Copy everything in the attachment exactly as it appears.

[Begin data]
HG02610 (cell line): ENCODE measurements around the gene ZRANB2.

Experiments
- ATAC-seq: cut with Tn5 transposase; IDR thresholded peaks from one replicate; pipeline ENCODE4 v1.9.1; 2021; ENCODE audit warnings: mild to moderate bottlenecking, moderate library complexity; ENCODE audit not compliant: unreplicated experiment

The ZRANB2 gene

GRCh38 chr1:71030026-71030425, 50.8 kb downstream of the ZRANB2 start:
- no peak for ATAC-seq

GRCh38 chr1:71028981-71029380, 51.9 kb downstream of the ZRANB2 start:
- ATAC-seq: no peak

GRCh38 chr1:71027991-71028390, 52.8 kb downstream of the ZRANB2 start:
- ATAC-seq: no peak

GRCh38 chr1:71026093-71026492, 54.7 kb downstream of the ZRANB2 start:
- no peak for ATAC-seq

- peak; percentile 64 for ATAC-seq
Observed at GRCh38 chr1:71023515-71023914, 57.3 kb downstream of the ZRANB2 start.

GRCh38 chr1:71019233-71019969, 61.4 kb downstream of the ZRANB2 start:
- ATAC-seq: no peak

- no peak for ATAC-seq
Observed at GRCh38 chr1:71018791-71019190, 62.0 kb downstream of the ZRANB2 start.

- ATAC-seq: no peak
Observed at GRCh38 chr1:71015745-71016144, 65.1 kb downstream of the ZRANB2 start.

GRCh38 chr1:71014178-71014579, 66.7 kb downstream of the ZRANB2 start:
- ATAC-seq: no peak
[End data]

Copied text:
HG02610 (cell line): ENCODE measurements around the gene ZRANB2.

Experiments
- ATAC-seq: cut with Tn5 transposase; IDR thresholded peaks from one replicate; pipeline ENCODE4 v1.9.1; 2021; ENCODE audit warnings: mild to moderate bottlenecking, moderate library complexity; ENCODE audit not compliant: unreplicated experiment

The ZRANB2 gene

GRCh38 chr1:71030026-71030425, 50.8 kb downstream of the ZRANB2 start:
- no peak for ATAC-seq

GRCh38 chr1:71028981-71029380, 51.9 kb downstream of the ZRANB2 start:
- ATAC-seq: no peak

GRCh38 chr1:71027991-71028390, 52.8 kb downstream of the ZRANB2 start:
- ATAC-seq: no peak

GRCh38 chr1:71026093-71026492, 54.7 kb downstream of the ZRANB2 start:
- no peak for ATAC-seq

- peak; percentile 64 for ATAC-seq
Observed at GRCh38 chr1:71023515-71023914, 57.3 kb downstream of the ZRANB2 start.

GRCh38 chr1:71019233-71019969, 61.4 kb downstream of the ZRANB2 start:
- ATAC-seq: no peak

- no peak for ATAC-seq
Observed at GRCh38 chr1:71018791-71019190, 62.0 kb downstream of the ZRANB2 start.

- ATAC-seq: no peak
Observed at GRCh38 chr1:71015745-71016144, 65.1 kb downstream of the ZRANB2 start.

GRCh38 chr1:71014178-71014579, 66.7 kb downstream of the ZRANB2 start:
- ATAC-seq: no peak